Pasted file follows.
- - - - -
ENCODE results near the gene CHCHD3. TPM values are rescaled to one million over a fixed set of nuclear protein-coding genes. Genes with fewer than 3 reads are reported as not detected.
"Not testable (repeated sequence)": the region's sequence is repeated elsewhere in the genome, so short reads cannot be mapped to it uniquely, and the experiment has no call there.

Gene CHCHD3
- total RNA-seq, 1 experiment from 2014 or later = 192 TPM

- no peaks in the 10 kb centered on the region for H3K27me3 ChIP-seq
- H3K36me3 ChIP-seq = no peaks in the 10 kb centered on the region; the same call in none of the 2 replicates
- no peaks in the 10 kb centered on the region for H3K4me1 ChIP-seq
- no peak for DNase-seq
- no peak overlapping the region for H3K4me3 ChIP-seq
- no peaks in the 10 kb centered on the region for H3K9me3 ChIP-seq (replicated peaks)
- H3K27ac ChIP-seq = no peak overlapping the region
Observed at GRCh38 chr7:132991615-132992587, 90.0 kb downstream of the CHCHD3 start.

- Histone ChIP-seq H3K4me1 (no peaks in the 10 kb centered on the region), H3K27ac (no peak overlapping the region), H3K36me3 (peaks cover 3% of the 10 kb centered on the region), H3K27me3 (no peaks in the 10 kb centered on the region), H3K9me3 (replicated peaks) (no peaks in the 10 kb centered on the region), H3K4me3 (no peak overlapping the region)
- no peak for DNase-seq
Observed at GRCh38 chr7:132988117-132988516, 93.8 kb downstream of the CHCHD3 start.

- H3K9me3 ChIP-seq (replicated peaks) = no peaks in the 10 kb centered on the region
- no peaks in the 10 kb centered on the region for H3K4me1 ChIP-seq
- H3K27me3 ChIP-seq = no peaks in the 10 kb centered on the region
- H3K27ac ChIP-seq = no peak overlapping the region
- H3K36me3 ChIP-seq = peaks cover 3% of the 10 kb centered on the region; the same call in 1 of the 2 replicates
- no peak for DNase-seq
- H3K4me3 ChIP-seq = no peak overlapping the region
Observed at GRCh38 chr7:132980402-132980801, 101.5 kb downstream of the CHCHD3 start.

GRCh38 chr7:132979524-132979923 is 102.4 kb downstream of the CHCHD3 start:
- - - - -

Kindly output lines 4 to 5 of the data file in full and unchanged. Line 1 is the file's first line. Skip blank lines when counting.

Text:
- total RNA-seq, 1 experiment from 2014 or later = 192 TPM

- no peaks in the 10 kb centered on the region for H3K27me3 ChIP-seq